So far, these roles have been generally accepted and welcomed by the Tunisian military’s leadership and rank-and-file. By law, a retired Tunisian officer pointed out, disaster relief is one of the armed forces’ missions. Moreover, the public health mobilization so far has not put any undue strain on the armed forces’ capabilities or detracted from its ability to execute other missions, especially ongoing counter-terrorism operations in the country’s western region or control of the border with Libya, an especially critical task given the worsening civil war next door.
“There is enough slack in the system,” a Western defense official in Tunis noted in a phone interview last month. “Those privates in the Humvee at the checkpoint are not their Tier One counter-terrorism guys.” Yet there are limits to how long such a tempo can be sustained, he cautioned. “The longer this goes on, the more they are stretched.”
Impending Challenges to Force Development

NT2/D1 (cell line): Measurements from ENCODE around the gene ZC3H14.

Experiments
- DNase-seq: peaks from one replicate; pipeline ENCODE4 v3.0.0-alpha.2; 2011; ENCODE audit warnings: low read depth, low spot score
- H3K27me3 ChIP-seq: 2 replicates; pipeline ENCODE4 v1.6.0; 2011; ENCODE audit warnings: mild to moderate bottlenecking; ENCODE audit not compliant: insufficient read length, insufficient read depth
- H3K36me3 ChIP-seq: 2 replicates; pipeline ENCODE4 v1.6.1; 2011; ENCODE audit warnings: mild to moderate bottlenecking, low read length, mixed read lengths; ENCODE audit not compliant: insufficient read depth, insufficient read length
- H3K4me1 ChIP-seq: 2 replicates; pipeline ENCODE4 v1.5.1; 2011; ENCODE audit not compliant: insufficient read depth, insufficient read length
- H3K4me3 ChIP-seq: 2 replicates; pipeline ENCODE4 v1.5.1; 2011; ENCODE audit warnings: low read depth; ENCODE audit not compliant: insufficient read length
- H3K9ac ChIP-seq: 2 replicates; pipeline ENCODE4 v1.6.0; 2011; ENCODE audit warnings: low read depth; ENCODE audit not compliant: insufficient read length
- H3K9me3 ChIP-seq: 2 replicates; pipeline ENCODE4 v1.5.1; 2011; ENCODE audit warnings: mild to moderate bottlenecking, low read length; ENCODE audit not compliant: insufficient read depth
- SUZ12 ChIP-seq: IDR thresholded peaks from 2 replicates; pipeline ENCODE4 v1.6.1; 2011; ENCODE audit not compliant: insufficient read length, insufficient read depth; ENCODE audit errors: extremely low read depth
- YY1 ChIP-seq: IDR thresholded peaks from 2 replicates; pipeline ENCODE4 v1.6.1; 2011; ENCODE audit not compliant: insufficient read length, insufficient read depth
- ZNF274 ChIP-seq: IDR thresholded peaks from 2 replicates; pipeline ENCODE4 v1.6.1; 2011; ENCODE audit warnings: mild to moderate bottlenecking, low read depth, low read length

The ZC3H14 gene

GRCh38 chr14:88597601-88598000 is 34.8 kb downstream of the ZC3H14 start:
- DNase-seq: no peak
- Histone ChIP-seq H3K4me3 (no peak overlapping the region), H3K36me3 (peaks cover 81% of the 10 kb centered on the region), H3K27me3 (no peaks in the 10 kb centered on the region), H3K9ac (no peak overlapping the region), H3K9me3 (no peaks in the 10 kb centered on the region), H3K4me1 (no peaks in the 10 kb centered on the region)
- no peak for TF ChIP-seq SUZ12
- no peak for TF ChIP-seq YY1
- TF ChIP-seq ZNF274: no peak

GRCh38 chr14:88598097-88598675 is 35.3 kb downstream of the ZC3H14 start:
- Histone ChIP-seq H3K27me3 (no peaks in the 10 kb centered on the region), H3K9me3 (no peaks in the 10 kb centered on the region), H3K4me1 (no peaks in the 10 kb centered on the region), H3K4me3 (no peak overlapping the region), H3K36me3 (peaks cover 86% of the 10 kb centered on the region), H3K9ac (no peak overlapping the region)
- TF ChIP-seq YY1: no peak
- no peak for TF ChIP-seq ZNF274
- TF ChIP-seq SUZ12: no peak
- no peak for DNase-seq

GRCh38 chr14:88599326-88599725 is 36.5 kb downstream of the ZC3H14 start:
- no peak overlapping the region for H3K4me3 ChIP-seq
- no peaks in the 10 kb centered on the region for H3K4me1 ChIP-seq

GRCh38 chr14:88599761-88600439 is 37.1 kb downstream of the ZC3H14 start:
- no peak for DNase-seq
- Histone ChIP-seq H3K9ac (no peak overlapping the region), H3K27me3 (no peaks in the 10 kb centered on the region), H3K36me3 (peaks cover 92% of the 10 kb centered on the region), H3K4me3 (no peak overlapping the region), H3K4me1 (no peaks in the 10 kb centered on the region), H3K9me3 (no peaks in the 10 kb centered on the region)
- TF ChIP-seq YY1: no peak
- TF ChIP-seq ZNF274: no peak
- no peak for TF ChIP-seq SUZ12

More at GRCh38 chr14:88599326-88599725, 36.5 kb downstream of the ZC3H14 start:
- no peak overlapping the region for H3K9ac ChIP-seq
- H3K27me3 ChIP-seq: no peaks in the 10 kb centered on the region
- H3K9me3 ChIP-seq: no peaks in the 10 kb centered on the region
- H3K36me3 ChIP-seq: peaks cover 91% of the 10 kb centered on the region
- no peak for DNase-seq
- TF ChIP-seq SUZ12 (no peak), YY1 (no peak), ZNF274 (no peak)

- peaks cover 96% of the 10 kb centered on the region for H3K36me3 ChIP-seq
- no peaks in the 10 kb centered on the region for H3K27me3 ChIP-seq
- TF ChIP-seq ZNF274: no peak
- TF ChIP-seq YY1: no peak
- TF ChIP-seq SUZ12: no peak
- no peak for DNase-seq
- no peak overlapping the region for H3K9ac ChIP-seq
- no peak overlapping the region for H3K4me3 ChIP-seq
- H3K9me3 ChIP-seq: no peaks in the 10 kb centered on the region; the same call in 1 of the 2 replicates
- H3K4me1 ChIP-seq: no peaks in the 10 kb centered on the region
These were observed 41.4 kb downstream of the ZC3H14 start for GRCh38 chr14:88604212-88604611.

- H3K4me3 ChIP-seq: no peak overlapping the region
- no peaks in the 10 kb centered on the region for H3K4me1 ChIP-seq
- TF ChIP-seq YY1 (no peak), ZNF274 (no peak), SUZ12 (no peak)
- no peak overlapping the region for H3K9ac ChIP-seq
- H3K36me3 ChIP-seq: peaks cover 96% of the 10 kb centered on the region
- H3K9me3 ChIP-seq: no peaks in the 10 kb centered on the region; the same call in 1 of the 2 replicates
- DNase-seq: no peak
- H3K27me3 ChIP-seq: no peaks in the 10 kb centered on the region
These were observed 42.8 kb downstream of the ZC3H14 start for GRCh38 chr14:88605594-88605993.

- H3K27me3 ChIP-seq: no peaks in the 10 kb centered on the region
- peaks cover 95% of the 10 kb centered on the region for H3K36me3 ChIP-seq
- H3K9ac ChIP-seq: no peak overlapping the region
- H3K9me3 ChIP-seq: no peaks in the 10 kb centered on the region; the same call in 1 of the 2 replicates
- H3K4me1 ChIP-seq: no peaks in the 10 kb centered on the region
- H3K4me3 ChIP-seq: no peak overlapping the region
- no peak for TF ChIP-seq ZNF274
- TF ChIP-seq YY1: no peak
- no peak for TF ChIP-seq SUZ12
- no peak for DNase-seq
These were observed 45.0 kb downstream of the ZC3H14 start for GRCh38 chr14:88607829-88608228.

In particular, there is likely to be growing nervousness among the Tunisian military’s ranks if renewed public health restrictions related to a second viral wave require the armed forces to continue a sustained law enforcement and crowd-control role. Similarly, the military will be wary if it is called on to deal with possible social unrest related to the pandemic’s economic fallout and coming austerity measures, especially in Tunisia’s hard-hit interior areas. Already, discomfort over these roles has been evident in the military’s growing assumption of border enforcement missions. According to active and retired officers interviewed last year, the military is not ideally suited — in terms of doctrine or training — for missions which bring it into frequent contact with angry citizens along the border.